Claire McLaughlin

Claire Small (née McLaughlin) (born 21 November 1991) is a women's rugby union player from Bushmills, County Antrim, Northern Ireland, and a qualified doctor. She plays for Ulster Rugby and the Ireland women's national rugby union team as a back row, having previously played in the centre.[1]

Claire Small (Née McLaughlin)
Birth nameClaire McLaughlin
Date of birth (1991-11-21) 21 November 1991 (age 30)
Place of birthBushmills, Northern Ireland
UniversityQueen's University Belfast
Occupation(s)Doctor
Rugby union career
Position(s) Centre, Back Row
Current team Ulster, Ireland
Senior career
Years Team Apps (Points)
. Ballymoney
Cooke
Queen's University
Old Belvedere R.F.C
()
Provincial / State sides
Years Team Apps (Points)
. Ulster ()
National team(s)
Years Team Apps (Points)
2015–  Ireland

Early life and educationEdit

Small (née McLaughlin) was born on 21 November 1991[2] and is the daughter of John McLaughlin, a beef farmer, and his wife Pamela, a teacher. She has two brothers.[3] She grew up on a farm.[3] She was educated at Coleraine High School in Coleraine, County Londonderry.[3] After this she studied medicine at Queen's University, Belfast.[3]

CareerEdit

Following graduation, she spent her foundation year as a junior doctor at Mater Infirmorum Hospital, Belfast.[3] At the hospital, her colleagues gave her the nickname of "McSwaplin", since she often swapped shifts at the hospital to accommodate her rugby schedule.[4] Claire has been at the forefront of the NHS battle against COVID19[5] working the Ulster Hospital A&E Department throughout the pandemic.[6]

McLaughlin's introduction to rugby was through playing tag rugby at school, and she later joined Ballymoney RFC. After moving to Belfast, McLaughlin started playing for Cooke WRFC before changing to Queen's University RFC.[7] She made her debut for Ulster aged 18 while still at university.[3] She made her debut for the Ireland women's national rugby union team in 2015.[3] She was selected for Ireland's 2017 Women's Rugby World Cup squad as one of only two Ulster players selected.[4] McLaughlin was named as a substitute for Ireland's opening match against the Australia women's national rugby union team at the UCD Bowl in Dublin, Republic of Ireland.[8]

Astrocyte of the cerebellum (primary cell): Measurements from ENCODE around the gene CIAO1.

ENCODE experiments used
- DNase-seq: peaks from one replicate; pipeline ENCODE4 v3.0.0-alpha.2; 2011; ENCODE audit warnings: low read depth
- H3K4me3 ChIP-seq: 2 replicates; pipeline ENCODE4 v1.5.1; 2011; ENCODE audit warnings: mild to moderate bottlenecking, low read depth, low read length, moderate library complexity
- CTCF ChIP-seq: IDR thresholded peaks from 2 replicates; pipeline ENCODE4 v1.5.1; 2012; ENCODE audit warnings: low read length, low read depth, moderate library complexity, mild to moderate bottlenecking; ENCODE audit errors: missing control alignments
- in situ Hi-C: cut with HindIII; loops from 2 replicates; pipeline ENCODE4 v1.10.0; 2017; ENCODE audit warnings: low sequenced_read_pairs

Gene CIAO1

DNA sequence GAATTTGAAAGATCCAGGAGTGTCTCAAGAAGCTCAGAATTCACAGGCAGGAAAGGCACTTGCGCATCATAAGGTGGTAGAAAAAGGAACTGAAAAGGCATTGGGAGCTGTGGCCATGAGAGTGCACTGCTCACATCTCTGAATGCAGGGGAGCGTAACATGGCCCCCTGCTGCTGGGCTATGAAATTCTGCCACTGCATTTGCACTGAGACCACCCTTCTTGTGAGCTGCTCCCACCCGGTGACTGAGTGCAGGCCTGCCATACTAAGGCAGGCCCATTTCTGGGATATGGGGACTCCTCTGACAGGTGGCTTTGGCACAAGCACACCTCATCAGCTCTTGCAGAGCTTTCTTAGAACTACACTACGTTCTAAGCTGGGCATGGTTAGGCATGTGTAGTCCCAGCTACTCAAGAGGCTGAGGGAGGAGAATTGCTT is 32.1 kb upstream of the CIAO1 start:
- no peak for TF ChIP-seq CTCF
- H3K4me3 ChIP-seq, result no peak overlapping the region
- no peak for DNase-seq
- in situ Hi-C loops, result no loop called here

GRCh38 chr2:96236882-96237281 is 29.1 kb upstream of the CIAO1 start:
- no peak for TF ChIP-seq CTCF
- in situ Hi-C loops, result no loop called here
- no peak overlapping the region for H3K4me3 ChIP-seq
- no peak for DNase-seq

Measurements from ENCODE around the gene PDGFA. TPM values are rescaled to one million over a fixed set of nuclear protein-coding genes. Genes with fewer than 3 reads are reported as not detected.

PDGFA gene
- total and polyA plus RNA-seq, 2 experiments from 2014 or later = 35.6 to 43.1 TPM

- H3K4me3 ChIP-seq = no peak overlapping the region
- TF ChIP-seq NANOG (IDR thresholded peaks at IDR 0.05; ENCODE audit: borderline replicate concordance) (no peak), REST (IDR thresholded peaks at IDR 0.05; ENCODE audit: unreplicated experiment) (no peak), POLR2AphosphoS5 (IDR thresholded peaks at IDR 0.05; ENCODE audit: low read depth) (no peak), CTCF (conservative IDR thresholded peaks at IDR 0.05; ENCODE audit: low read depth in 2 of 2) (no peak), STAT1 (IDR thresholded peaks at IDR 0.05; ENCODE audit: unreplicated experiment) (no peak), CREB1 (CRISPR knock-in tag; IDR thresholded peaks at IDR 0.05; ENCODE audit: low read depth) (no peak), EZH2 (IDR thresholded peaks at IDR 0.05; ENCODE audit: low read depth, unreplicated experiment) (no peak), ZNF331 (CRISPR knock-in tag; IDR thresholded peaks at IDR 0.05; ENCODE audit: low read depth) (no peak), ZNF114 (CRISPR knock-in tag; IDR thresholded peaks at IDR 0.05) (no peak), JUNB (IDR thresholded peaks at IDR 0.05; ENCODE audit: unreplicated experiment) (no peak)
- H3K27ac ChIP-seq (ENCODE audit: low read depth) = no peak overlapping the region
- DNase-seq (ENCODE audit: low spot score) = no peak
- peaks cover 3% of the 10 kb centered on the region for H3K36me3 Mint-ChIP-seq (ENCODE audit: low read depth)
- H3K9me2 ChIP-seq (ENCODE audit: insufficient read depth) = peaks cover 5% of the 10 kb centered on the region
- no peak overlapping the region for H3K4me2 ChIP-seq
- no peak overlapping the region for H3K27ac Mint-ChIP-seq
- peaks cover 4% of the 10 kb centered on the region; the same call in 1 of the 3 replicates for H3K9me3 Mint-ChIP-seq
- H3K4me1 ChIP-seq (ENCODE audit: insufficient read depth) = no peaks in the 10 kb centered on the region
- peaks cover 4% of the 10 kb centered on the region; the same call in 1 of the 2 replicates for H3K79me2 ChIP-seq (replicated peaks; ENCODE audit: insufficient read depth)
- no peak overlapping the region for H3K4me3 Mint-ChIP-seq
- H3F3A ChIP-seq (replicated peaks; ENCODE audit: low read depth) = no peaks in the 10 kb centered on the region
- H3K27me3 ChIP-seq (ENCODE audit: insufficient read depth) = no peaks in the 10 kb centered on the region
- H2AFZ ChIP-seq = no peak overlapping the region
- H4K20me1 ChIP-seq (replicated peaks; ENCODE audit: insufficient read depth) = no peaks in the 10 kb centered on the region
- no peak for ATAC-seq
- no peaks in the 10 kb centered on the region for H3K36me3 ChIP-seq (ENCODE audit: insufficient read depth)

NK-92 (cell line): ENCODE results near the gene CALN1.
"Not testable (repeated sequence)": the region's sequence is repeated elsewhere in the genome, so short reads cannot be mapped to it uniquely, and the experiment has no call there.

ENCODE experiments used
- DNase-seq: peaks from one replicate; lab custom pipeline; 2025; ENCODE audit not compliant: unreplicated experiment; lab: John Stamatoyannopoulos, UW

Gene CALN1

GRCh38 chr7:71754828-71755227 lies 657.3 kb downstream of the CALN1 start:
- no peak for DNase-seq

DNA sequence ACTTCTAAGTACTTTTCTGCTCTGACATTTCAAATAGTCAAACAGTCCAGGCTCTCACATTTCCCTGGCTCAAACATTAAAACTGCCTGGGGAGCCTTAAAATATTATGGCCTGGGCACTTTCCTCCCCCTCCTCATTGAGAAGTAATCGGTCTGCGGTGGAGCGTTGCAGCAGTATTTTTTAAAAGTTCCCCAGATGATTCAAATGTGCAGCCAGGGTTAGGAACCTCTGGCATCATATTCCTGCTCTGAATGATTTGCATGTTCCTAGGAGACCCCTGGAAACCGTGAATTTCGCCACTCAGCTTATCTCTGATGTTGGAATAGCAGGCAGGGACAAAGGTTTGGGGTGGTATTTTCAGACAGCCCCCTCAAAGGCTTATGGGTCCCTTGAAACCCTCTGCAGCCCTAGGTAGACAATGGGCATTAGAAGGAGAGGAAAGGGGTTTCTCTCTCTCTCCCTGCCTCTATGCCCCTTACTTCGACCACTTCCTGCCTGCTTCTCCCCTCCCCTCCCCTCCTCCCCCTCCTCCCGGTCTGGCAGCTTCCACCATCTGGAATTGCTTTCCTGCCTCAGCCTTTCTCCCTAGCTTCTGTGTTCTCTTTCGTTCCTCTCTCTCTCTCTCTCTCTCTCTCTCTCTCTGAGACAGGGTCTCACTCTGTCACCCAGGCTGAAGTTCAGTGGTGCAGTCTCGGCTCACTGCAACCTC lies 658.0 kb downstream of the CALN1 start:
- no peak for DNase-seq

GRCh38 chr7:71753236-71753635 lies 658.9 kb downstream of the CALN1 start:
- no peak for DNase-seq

Claire is currently recovering and rehabbing from a serious ankle injury.[9]

Personal lifeEdit

McLaughlin is a Christian.[10] While playing rugby, she wears wrist tape with "AO1" on it to give thanks to God for her career.[10] McLaughlin is also a trained pianist,[11] having played the keyboard and organ in church.[3] Mclaughlin married in the summer of 2021[12] to Jonny Small and goes by the name of Claire Small (née McLaughlin)

ReferencesEdit

  1. ^ O'Reilly, Peter (29 January 2017). "Hard work pays off for McLaughlin". The Times. Retrieved 9 November 2017.(subscription required)
  2. ^ "Claire McLaughlin". Irish Rugby. Retrieved 10 December 2019.
  3. ^ a b c d e f g h "Meet Belfast doctor Claire McLaughlin lining out for Irish rugby". Belfast Telegraph. Retrieved 9 November 2017.
  4. ^ a b "McLaughlin Has Remedy At The Ready For World Cup Fever y". IRFU. 1 August 2017. Retrieved 9 November 2017.
  5. ^ "'I could never have imagined being involved in something like this'". BBC Sport. Retrieved 19 August 2021.
  6. ^ ""It maybe feels like we don't deserve all of this... It hasn't hit the surge yet" - Dr Claire McLaughlin". SportsJOE.ie. Retrieved 19 August 2021.
  7. ^ "Claire McLaughlin Q&A". Queen's University. 9 August 2017. Archived from the original on 10 November 2017. Retrieved 9 November 2017.
  8. ^ McKenna, Micheal (9 August 2017). "Ireland kick-off Women's Rugby World Cup in Dublin tonight". Armagh I. Retrieved 9 November 2017.
  9. ^ "McLaughlin setting herself small goals". BBC Sport. Retrieved 19 August 2021.
  10. ^ a b "Belfast doctor ready for Women's Rugby World Cup challenge". The Irish News. Retrieved 9 November 2017.
  11. ^ Kiely, Ben (13 February 2017). "WATCH: Irish rugby star keeps airport goers entertained with one of her many talents". SportsJOE.ie. Retrieved 9 November 2017.
  12. ^ "Login • Instagram". www.instagram.com. Retrieved 19 August 2021.